Political news

AUGUSTA, Maine - The Maine Legislature's Appropriations Committee is meeting to see if Democrats and Republicans are any closer to a compromise on a supplemental budget.
Committee members on Wednesday will consider unfunded bills, bond proposals and other measures left on the table when lawmakers adjourned last month with unfinished business. Some of the matters must be dealt with before the end of the fiscal year on June 30.
One of the biggest sticking points is funding to get the ball rolling to expand Medicaid.

AUGUSTA, Maine - A Maine man who was disqualified from the Republican primary for the U.S. Senate is still posting signs across the state declaring he is "Trump strong.''
Bar Harbor financial planner Max Linn was disqualified from the Republican primary after Democratic Secretary of State Matthew Dunlap determined his nomination petition contained fraudulent signatures. The Portland Press Herald reports Linn's campaign confirmed Tuesday that it has been posting signs for the candidate, even though votes for Linn on June 12 will not be counted.

A federal judge has denied a request by the Maine Republican Party to block the use of ranked-choice voting in its June 12 primary election.

The ruling by U.S. District Court Judge Jon Levy means that all voters registered with one of the state-recognized political parties will use the new ranked-choice system in June.

Maine Secretary of State Matthew Dunlap says election officials are not shocked by Levy’s decision.

Andrew Harnik / Associated Press

The attorney behind a political action committee backing President Donald Trump is accusing the Maine Democratic Party and its counterparts in 32 other states of engaging in an elaborate money laundering scheme to benefit Hillary Clinton during the 2016 election.

Peter Morrison / Associated Press

The central goal of any political campaign is to identify voters that are likely to support you, and motivate them. While campaign expenditures are still mostly dedicated toward broadcast media, print ads and mailings, the use of social media to target voters is starting to catch on in state campaigns.

Say you’re surfing the internet and land on a post about the race for governor — you read a few lines, then move on to funny cat videos. But then you notice the ad feed on your browser features a candidate for governor. Welcome to the world of data mining for campaigns.

Craig Olson is one of three Democrats vying to challenge Republican incumbent U.S. Rep. Bruce Poliquin.

Olson runs an Islesboro bookstore and manages the Islesboro Transfer Station. He served for three years on the town Board of Selectmen, chairing the panel for a year. Prior to that he was the CEO of Kelmscott Rare Breeds Foundation in Lincolnville, a working farm and educational center.

Democratic gubernatorial candidate Diane Russell, a former Portland legislator, is one of seven Democrats hoping to secure her party’s nomination.

Russell served the maximum allowed four terms in the Maine House of Representatives, from 2008 to 2016. She then ran unsuccessfully for a seat in the Maine Senate.

Russell works as a public relations consultant. She earned a bachelor’s at the University of Southern Maine.

Russell told Maine Public’s Patty Wight what sets her apart from the other candidates.

Robert F. Bukaty / AP Photo

The Senate Armed Services Committee has approved a 2019 Defense bill that includes several provisions that benefit Maine defense industries.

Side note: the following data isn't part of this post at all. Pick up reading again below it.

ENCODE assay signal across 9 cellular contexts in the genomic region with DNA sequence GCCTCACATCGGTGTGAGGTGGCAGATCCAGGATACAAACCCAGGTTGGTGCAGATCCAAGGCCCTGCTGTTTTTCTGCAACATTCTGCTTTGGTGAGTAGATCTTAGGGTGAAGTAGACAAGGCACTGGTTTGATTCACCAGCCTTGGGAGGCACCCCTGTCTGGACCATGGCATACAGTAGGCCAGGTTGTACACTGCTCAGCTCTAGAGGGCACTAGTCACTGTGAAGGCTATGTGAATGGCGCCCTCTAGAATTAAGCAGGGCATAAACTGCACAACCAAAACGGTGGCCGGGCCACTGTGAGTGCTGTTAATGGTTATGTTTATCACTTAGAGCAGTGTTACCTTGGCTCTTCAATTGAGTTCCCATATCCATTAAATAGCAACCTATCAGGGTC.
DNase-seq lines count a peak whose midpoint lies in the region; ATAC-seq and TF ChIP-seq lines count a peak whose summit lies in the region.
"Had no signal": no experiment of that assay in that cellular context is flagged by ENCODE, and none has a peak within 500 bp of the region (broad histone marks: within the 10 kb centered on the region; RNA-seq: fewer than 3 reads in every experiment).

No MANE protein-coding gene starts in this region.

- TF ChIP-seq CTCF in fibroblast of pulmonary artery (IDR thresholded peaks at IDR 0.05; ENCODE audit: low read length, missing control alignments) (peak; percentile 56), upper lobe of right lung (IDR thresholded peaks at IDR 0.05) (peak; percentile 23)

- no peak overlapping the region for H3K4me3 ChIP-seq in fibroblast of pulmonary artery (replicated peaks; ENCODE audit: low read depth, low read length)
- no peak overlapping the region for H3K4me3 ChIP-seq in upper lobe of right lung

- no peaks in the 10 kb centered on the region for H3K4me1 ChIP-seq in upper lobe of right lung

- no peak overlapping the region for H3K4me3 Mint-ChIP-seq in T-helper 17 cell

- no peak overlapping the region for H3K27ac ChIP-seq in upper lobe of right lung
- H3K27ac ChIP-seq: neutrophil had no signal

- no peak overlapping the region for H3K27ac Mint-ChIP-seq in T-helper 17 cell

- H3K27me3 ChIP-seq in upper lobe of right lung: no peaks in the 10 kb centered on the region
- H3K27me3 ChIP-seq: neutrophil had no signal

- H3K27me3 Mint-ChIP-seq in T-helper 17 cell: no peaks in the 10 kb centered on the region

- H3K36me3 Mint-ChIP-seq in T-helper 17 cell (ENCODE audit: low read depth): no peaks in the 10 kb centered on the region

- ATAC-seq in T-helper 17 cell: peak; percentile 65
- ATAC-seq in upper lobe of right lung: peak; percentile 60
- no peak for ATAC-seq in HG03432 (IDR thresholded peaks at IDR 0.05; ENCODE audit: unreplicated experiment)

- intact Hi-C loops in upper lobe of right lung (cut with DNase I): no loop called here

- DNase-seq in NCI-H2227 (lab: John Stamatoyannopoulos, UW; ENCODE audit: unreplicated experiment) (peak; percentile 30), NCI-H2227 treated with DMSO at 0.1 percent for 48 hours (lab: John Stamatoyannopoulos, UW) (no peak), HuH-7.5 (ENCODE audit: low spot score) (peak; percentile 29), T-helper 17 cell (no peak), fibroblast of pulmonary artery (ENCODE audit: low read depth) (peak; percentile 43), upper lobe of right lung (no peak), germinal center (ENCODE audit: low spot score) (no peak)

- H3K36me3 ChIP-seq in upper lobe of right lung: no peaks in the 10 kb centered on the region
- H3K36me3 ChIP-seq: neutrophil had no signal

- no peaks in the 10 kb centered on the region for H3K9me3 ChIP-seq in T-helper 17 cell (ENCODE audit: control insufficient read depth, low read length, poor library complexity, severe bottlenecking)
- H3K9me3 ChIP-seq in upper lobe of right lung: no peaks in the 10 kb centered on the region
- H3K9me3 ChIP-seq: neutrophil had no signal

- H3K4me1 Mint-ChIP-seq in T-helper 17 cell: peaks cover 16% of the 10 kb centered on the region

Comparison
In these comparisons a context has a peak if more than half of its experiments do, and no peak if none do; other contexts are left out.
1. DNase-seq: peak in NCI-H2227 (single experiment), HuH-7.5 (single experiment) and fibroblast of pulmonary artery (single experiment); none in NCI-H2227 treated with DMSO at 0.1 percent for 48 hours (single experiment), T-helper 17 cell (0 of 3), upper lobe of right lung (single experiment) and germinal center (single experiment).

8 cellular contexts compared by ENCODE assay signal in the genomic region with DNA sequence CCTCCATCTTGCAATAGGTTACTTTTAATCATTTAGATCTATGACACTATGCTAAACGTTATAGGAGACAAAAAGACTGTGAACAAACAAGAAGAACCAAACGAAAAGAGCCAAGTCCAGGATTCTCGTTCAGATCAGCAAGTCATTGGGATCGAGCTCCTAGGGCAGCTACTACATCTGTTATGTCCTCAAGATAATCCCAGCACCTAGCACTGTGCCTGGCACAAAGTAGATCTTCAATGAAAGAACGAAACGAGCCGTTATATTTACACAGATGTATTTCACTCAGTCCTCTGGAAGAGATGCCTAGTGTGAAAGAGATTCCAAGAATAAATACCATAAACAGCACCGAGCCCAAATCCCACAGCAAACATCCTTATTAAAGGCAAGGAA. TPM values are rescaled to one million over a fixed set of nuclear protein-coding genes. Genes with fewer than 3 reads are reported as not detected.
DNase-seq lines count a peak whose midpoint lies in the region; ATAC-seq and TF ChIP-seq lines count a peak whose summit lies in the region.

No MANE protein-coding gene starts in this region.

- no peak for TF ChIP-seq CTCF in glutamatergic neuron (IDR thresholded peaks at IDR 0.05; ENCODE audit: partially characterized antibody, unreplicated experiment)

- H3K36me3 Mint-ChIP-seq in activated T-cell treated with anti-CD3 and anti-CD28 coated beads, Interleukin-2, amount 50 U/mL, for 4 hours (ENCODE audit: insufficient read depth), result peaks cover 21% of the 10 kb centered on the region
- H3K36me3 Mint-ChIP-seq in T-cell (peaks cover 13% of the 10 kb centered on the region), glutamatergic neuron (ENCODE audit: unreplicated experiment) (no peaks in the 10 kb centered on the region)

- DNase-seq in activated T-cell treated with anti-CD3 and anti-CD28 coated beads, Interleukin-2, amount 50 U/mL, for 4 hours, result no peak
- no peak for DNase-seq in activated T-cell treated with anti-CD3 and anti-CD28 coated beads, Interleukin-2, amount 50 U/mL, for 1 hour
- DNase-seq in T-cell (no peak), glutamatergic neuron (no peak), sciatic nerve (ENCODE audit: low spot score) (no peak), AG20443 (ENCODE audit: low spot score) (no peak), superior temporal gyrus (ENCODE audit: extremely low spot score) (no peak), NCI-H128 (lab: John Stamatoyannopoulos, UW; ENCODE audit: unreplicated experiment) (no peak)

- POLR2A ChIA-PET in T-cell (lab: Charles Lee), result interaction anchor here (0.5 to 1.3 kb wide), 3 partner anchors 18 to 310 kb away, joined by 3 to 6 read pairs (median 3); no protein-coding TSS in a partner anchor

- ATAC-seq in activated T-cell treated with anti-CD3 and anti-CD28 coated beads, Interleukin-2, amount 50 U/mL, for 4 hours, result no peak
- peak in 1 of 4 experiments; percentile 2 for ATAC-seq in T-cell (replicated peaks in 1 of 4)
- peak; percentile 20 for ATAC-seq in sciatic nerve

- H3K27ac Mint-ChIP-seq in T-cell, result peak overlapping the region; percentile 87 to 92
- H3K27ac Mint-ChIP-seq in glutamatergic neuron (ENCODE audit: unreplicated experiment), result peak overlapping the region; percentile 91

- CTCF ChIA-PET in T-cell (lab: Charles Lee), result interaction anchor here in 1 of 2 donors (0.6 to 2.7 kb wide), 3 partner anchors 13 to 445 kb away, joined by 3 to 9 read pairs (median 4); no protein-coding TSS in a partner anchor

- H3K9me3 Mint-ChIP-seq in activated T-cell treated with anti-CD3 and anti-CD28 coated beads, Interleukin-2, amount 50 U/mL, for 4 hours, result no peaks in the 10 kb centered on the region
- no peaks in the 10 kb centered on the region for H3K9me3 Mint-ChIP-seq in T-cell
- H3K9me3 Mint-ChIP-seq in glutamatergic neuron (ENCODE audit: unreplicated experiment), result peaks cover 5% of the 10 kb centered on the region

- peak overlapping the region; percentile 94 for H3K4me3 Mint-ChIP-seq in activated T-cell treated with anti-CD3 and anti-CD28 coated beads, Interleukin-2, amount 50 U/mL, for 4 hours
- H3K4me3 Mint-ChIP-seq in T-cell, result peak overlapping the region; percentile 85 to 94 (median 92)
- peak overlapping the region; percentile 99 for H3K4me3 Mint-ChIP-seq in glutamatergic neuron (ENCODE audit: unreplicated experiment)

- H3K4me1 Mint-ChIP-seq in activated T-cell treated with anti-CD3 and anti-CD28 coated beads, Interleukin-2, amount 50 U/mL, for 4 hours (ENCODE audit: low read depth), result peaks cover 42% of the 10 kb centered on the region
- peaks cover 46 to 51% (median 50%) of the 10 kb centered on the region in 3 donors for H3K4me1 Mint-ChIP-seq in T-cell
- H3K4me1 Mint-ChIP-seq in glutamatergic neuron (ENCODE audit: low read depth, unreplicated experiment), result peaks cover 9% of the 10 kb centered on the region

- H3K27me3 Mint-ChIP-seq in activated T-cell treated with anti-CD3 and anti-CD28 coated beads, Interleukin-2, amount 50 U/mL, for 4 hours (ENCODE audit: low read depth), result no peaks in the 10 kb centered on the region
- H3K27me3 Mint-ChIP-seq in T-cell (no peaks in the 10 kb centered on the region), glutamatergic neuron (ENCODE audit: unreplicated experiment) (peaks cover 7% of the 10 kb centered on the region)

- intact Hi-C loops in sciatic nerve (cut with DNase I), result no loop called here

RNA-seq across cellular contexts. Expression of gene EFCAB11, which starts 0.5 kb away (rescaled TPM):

The legislation authorizes more than $5 billion in funding for three new destroyers that will be built at Bath Iron Works (BIW), and it authorizes money to complete the third Zumwalt destroyer, which is currently under construction.

Senator Angus King, who serves on the committee, says the measure also authorizes a new class of frigates that could be built at BIW and keep the work force stable.

Irwin Gratz / Maine Public

Campaign ads are finally filling the airwaves, especially in the top-of-the-ticket primaries for governor, Congress and Maine's 2nd District.  Brenda Garrand and Sam Surprise are back to comment on what they see and hear.  Garrand is the owner of Garrand Mohlenkamp, Surprise runs Surprise Advertising. Garrand is also on Maine Public's board of trustees.  They gathered in our Portland studios with Morning Edition host Irwin Gratz.

Justin Sullivan / Getty Images

The legislature’s watchdog agency is recommending that lawmakers do a comprehensive review of the state’s bottle deposit law, passed first by voters at referendum in 1976.

The office of Program Evaluation And Government Accountability reviewed the history and operations of the bottle deposit law, and it concluded that lawmakers need to consider several changes to make the law work more efficiently. The report suggests several improvements in data collection and recommends changing language in the current law that it found to be confusing.

Steve Mistler / Maine Public

A superior court judge could soon determine whether the LePage administration can continue delaying implementation of a law designed to provide health coverage for roughly 70,000 low-income Mainers.

Pool photo / Associated Press

WASHINGTON - President Donald Trump is canceling the planned June 12 summit with North Korea's Kim Jong Un, citing the "tremendous anger and open hostility'' in a recent statement from North Korea.
Trump says in a letter to Kim released Thursday by the White House that based on the statement, he felt it was "inappropriate, at this time, to have this long-planned meeting.''
The president says the North Koreans talk about their nuclear capabilities, "but ours are so massive and powerful that I pray to God they will never have to be used.''